Judge Sonia Sotomayor's nomination to the Supreme Court drew cheers Tuesday from fellow diabetics and advocacy groups, who hailed her as a historic role model for those struggling with the disease.
The American Diabetes Association said in a statement that her nomination showed how "each person with diabetes should be judged based on his or her merits, not on stereotypes or misinformation about diabetes."
AdvertisementIf confirmed by the Senate, the 54-year-old federal appeals court judge would be the first Hispanic to sit on the highest US court, the third woman, and the first justice known to have Type-1 diabetes.
"We're excited. In our community there's a lot of buzz," said Amy Tenderich, who blogs about diabetes -- including her experiences with the illness -- at www.diabetesmine.com. "This is a happy day for people with this illness."
Sotomayor has said that a Type-1 or "juvenile" diabetes diagnosis when she was eight years old dashed her dreams of becoming a police detective, helping to steer her instead towards a career in the legal profession.
"If I couldn't do detective work as a police officer, I could do it as a lawyer," the federal judge told the New York Daily News.
The ailment occurs when the body's immune system attacks and destroys certain cells in the pancreas, preventing the body from adequately producing the hormone insulin that helps break down sugar for energy.
Diabetes can bring on severe heart, kidney, eye and nerve problems, and reduces life expectancy by an estimated 7-10 years -- though growing knowledge about treatment has helped people live longer and better.
"She's been a successful judge for many, many years, so I'd love to know what her routine is, how she gets her exercise in," said Tenderich. "I'd love to know what model (insulin) pump this woman uses."
Half of the 30,000-40,000 Americans diagnosed each year with Type 1 diabetes are under 18, and about 1.5-3 million Americans have the disease, said Bill Ahearn, communications director for the Juvenile Diabetes Research Foundation.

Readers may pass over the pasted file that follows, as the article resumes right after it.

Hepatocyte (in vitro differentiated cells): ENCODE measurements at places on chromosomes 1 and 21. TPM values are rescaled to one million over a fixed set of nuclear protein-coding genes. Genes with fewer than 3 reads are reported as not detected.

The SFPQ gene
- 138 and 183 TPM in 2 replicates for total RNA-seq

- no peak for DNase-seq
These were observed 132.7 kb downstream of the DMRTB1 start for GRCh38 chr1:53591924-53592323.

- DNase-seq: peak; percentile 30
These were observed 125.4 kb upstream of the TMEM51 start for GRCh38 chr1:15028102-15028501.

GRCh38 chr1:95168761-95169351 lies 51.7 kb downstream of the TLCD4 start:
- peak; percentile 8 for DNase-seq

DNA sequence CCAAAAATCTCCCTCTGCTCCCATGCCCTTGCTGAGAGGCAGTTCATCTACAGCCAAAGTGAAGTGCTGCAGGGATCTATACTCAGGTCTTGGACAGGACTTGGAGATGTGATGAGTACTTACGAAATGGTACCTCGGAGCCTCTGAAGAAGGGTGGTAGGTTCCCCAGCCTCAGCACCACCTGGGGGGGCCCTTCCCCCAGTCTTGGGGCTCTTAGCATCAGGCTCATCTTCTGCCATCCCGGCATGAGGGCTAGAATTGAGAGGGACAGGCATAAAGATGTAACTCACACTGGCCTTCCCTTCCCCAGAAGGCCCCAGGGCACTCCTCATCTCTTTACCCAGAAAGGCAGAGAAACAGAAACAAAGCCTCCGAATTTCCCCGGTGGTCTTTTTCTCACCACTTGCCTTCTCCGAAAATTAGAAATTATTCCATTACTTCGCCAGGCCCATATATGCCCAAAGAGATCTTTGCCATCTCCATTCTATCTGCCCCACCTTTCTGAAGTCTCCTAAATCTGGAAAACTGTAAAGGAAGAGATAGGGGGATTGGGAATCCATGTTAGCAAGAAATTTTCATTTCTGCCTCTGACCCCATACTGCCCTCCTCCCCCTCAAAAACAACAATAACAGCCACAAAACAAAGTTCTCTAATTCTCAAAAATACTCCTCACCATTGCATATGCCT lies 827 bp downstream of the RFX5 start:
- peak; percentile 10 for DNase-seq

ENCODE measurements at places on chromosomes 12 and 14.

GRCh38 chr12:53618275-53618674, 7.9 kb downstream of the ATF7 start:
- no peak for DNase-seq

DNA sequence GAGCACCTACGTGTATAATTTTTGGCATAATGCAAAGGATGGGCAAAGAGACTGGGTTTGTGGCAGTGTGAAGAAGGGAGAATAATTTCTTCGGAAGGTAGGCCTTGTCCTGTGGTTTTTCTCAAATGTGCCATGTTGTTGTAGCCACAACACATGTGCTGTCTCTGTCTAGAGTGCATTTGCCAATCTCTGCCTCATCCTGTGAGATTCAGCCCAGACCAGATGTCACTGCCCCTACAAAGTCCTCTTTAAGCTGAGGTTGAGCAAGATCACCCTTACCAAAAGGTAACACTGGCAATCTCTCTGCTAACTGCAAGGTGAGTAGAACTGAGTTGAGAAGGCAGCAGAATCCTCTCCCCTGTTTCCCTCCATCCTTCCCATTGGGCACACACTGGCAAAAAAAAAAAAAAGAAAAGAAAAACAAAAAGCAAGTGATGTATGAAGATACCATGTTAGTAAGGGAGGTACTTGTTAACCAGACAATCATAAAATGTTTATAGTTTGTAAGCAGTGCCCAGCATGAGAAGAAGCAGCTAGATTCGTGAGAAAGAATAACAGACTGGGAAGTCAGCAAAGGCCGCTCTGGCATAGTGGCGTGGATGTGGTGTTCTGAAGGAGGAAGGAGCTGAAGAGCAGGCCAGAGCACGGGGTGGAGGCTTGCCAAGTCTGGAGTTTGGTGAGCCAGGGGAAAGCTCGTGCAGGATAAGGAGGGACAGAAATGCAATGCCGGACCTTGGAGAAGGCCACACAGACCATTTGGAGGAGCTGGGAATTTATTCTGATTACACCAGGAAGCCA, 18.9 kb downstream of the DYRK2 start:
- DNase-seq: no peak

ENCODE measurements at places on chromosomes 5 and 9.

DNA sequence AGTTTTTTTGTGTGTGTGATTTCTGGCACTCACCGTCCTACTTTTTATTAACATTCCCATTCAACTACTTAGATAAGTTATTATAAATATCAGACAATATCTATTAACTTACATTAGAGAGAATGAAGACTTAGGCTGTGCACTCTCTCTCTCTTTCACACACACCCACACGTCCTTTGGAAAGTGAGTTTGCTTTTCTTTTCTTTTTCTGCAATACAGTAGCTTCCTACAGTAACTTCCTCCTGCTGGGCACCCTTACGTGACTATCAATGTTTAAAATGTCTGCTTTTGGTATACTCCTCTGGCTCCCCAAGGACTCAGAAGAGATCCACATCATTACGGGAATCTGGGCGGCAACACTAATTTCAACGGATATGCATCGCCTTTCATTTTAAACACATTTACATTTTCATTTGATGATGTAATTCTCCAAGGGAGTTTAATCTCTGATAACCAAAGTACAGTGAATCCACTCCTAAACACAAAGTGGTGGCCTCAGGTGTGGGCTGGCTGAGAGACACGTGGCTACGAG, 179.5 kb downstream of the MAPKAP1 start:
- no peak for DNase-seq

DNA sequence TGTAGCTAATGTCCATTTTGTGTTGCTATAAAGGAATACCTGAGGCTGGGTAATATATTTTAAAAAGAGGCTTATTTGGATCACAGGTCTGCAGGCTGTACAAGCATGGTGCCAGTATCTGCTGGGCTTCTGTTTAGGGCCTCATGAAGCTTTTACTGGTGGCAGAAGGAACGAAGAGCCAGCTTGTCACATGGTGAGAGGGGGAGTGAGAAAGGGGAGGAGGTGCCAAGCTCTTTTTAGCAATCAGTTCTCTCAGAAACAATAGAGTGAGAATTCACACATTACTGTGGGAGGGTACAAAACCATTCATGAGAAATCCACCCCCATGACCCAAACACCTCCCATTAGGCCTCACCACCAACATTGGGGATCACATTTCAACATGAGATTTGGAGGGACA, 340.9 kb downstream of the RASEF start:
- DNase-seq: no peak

Sotomayor's nomination "is a teachable moment to a great degree" because it helps explain the disease to the broader US public and "an exemplary moment" for showing those who have it that with careful treatment they can achieve great things, Ahearn told AFP by telephone.
"This is important particularly for those kids who have the disease and are looking at a life of very strenuous management of that disease," including frequent insulin injections, blood-sugar monitoring, and dietary restrictions, he said.
The nomination is "a great example moment for those kids" who can see that their illness "is not the barrier that some would think it might be to achieving what you want in life," said Ahearn.
The Juvenile Diabetes Research Foundation's Internet site lists diabetes sufferers who have gone on to great things, including musicians Miles Davis, BB King, and Johnny Cash and political leaders like former Soviet leader Mikhail Gorbachev.
But perish the thought of special treatment, said the American Diabetes Association, which demanded Sotomayor "be evaluated based on her qualifications and years of experience -- and not her diabetes."
"To evaluate her in any other way would be a disservice to the United States," the association said.
Tenderich said she hopes Sotomayor will be confirmed "and ends up being good," she added with a laugh.
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